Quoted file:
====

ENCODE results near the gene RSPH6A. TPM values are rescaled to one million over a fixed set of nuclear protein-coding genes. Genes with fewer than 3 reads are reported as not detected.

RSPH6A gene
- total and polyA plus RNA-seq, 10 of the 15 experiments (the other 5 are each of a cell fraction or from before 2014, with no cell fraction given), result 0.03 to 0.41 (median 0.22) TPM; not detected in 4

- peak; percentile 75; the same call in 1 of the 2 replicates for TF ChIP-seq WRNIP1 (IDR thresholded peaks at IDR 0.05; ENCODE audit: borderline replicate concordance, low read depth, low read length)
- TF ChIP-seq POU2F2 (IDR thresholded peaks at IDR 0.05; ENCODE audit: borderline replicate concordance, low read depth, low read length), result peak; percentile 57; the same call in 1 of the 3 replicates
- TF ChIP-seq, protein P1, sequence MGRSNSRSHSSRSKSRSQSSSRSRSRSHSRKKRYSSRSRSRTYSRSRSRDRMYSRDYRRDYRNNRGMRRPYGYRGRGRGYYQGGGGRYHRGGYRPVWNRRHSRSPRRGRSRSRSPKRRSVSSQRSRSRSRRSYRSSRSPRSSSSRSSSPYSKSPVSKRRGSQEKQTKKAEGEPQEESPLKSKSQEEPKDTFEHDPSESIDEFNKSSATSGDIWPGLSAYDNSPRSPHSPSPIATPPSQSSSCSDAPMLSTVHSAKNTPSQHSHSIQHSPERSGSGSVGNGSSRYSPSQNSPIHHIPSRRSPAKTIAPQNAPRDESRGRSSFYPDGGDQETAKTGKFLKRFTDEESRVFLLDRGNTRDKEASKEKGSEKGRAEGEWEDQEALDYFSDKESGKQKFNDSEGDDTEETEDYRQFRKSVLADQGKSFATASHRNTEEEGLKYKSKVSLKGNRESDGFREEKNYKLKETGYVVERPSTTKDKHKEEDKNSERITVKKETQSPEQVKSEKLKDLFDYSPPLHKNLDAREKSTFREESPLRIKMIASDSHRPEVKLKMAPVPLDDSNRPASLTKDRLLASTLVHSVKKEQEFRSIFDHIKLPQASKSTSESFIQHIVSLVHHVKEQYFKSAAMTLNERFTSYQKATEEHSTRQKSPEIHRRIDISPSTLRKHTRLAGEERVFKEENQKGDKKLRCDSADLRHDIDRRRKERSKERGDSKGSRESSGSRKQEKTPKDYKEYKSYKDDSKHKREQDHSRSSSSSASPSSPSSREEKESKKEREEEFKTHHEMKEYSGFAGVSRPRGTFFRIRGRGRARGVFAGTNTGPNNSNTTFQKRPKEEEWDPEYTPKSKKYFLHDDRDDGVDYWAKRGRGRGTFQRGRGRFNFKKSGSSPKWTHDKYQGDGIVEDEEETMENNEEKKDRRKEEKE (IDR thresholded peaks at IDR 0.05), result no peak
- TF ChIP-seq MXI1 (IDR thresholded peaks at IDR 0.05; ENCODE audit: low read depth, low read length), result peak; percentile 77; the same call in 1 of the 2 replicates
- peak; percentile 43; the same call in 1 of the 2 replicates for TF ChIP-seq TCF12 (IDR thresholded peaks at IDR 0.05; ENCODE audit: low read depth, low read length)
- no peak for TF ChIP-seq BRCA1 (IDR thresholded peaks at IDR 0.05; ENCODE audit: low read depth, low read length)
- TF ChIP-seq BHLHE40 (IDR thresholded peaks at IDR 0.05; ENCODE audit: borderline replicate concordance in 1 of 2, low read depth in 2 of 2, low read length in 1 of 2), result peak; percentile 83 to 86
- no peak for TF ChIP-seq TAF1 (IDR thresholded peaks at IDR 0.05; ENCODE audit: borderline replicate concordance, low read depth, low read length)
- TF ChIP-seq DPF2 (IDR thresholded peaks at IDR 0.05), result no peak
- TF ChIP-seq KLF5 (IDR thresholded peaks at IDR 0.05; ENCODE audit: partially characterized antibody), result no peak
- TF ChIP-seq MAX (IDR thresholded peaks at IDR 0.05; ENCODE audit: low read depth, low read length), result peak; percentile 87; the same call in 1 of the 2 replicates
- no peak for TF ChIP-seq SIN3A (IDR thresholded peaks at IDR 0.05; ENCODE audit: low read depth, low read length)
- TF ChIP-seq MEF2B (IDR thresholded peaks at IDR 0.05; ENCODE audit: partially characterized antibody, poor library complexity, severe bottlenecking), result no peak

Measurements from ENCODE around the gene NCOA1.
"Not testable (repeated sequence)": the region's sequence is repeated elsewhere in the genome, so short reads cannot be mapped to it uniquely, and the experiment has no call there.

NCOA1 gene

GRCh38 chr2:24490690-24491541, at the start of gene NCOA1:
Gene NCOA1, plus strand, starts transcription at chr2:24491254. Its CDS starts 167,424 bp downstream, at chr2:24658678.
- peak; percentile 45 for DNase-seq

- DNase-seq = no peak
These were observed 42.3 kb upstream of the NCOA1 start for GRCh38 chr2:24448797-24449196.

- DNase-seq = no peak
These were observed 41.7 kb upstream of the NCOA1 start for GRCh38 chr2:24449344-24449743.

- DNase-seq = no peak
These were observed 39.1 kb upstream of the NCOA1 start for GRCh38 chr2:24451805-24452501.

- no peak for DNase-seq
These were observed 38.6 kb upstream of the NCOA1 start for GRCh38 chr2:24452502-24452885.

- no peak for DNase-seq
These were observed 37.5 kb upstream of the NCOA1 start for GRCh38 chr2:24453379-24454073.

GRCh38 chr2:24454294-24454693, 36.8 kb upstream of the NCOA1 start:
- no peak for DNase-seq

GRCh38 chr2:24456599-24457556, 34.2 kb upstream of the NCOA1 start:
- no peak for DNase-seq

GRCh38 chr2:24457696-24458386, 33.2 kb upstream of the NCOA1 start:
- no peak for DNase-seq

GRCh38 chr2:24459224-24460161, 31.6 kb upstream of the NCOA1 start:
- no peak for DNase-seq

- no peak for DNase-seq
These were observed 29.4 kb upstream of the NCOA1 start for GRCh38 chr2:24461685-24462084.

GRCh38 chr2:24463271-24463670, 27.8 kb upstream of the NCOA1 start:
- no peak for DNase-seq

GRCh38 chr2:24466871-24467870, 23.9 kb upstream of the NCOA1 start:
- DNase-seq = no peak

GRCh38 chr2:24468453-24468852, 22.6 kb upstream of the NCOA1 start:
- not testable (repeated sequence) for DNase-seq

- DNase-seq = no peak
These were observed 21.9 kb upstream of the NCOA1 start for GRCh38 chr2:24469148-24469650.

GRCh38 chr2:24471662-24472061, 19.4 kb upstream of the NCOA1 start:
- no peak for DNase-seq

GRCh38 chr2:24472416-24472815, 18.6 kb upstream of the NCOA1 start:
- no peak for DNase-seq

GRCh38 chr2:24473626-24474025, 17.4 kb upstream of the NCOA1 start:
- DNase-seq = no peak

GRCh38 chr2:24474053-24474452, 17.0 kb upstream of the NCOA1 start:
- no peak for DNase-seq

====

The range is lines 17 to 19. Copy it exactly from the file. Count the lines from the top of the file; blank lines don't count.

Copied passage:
Measurements from ENCODE around the gene NCOA1.
"Not testable (repeated sequence)": the region's sequence is repeated elsewhere in the genome, so short reads cannot be mapped to it uniquely, and the experiment has no call there.

NCOA1 gene